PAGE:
Saying "I'm Proud of You" is Weird
Updated: Jan 9
A friend of mine sent me a text message to let me know about her upcoming launch party for her new product. I know firsthand the challenges she faced to launch the product. She literally stayed up all night for several days of several months designing and shifting her product to perfection. She has attended multiple accelerators and has had a few conversations with investors. She has put her blood, sweat, and tears into her idea.
When I read her message, my initial feeling was “yes girl you did that! You got here!” My next feeling was pride. This made me pause. I always feel weird about telling someone I’m proud of them. I’ve heard others kinda hesitate to say it to me as well or have an explanation like “not saying that like I’m higher or trying to minimize but yes! I’m proud of you.” I went to The Google to read up on different takes on this. I found an article where a woman spoke about losing weight to a friend. Her friend replied, “I’m proud of you.” The woman took that as “ooh she must really want me to lose weight if she’s proud that I did.”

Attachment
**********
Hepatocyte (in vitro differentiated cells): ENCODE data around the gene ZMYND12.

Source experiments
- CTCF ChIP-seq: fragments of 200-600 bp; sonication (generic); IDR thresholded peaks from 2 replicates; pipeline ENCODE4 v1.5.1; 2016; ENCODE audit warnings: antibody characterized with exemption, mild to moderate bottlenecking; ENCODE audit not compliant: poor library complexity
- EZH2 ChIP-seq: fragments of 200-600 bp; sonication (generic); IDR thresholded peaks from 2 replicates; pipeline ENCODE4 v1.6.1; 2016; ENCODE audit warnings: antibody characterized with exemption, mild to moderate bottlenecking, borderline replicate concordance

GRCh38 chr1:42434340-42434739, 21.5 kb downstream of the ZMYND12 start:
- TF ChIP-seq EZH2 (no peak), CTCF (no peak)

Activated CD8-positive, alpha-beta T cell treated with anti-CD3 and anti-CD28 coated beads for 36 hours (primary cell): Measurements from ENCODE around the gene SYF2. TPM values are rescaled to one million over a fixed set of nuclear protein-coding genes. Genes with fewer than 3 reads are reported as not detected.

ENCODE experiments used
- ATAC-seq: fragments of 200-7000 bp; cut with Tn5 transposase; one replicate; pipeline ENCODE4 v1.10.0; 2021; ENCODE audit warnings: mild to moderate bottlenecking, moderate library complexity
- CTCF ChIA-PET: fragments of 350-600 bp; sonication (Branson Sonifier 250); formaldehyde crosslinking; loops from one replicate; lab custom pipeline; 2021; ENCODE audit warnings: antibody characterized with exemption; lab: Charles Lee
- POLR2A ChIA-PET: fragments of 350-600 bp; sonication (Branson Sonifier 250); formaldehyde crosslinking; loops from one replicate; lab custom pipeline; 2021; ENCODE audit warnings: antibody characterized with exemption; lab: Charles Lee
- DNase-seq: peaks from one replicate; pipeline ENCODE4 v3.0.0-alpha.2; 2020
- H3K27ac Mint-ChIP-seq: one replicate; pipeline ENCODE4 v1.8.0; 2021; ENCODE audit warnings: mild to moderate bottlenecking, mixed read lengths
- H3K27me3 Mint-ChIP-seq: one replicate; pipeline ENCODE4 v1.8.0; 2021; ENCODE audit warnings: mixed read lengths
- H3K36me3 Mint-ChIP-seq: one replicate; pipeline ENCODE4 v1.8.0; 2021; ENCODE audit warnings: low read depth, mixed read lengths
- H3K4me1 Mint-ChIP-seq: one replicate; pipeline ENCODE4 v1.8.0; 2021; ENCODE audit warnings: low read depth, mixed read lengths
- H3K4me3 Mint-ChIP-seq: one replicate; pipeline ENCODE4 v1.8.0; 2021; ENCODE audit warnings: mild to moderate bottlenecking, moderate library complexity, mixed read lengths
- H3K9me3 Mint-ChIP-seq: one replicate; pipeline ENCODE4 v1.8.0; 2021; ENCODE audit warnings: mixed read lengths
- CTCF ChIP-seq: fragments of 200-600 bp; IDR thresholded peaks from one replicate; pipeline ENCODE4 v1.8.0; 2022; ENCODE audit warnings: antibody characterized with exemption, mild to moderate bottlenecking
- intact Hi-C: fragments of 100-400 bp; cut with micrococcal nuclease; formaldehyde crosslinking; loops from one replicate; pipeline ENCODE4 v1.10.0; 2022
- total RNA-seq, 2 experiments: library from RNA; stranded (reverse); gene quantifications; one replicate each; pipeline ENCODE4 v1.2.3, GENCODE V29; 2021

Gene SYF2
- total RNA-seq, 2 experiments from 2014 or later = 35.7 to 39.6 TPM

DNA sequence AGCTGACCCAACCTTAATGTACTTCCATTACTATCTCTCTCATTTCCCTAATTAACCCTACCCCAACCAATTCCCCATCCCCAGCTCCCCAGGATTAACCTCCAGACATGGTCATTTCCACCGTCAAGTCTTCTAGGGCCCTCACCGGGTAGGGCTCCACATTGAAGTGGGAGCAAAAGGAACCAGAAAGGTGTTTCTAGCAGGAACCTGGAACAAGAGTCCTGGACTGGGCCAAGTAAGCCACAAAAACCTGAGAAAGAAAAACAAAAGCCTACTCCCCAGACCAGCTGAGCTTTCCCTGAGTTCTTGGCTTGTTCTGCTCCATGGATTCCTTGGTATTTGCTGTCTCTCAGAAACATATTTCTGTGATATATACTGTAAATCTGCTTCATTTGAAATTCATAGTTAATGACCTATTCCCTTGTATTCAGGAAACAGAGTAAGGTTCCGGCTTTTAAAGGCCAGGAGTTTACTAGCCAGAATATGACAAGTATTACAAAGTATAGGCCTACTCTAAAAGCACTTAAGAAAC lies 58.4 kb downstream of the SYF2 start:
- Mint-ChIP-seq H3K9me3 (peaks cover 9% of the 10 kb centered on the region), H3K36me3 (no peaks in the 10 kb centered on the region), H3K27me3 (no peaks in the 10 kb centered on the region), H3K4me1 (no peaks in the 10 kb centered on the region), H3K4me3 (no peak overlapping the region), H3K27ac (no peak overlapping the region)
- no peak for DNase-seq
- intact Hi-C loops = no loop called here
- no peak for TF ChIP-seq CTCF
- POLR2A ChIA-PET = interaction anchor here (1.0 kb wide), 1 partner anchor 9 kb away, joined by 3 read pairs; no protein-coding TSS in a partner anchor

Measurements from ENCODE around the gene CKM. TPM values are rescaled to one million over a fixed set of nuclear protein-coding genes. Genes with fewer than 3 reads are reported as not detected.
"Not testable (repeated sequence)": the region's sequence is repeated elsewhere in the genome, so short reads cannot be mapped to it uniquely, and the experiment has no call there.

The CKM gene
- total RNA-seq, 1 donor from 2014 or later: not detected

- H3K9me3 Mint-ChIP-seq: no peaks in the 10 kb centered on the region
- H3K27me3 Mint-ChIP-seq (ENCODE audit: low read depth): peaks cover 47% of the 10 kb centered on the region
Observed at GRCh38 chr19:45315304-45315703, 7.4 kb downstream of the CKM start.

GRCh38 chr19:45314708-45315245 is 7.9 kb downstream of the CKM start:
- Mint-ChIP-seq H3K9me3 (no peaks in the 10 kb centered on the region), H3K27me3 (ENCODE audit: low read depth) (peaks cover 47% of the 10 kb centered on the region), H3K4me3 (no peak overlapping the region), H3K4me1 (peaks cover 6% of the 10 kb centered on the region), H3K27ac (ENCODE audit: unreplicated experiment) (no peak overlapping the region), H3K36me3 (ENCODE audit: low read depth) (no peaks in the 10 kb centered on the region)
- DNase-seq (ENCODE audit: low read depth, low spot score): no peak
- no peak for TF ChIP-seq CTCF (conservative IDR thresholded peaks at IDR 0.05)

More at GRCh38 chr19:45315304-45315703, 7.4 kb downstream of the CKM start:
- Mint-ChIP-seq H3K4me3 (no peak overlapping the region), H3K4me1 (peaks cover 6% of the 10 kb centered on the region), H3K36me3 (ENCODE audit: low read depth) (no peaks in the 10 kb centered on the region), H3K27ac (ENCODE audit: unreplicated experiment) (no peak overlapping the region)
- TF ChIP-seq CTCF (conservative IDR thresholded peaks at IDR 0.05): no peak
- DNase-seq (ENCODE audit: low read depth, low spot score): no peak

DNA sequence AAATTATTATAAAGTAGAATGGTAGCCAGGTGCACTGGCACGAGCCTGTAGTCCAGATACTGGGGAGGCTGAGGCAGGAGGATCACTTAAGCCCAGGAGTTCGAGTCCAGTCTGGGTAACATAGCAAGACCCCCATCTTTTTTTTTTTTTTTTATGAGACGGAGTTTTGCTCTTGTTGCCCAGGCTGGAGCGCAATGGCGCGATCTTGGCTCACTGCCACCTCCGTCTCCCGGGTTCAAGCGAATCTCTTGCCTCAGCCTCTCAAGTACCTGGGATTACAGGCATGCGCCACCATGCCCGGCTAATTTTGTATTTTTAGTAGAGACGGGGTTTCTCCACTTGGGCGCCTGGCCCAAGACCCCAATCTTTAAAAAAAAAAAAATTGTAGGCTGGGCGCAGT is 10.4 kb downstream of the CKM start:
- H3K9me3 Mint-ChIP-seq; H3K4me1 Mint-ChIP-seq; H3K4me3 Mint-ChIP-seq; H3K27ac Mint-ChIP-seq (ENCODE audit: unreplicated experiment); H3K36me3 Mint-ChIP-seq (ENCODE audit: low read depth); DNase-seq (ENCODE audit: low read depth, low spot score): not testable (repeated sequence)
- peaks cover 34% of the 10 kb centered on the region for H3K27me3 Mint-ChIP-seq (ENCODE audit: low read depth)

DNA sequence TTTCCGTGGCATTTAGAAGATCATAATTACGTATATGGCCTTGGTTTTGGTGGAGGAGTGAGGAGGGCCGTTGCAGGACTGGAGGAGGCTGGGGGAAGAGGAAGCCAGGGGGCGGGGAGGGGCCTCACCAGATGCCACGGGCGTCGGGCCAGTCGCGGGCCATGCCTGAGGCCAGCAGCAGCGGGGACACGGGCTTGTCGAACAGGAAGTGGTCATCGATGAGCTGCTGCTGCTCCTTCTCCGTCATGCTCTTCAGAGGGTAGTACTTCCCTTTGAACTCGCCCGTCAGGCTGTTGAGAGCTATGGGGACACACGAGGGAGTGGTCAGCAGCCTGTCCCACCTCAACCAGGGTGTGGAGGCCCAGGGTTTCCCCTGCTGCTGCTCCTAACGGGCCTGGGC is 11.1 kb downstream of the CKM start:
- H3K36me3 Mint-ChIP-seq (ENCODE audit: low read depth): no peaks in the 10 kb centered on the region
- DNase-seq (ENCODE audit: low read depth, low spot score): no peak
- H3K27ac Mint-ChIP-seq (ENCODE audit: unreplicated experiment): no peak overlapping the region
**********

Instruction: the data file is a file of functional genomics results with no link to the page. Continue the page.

There was another article about “I’m proud of you” being related to someone being impressed with you. This also kinda feels like someone saying “‘I’m surprised you made it.” There were a few about parenting. What this all comes down to is power dynamics. Does your pride minimize someone else? I don’t think so. You’re allowed to be proud of yourself and of other people you know. Saying “I’m proud of you” is saying “I see what you wanted, I see how you went for it, and I take pride in you achieving what you wanted to achieve.” This is one of those places where we should choose to think the highest and most positive truth. If you said “i’m proud of you” with hopes of minimizing me and I took the truth to be that you’re exalting me, whether you meant that or not believing you’re exalting me is a pretty awesome truth to choose to believe! You’re allowed to only think/feel the highest truths available. #thinkingallowed #iamshellybell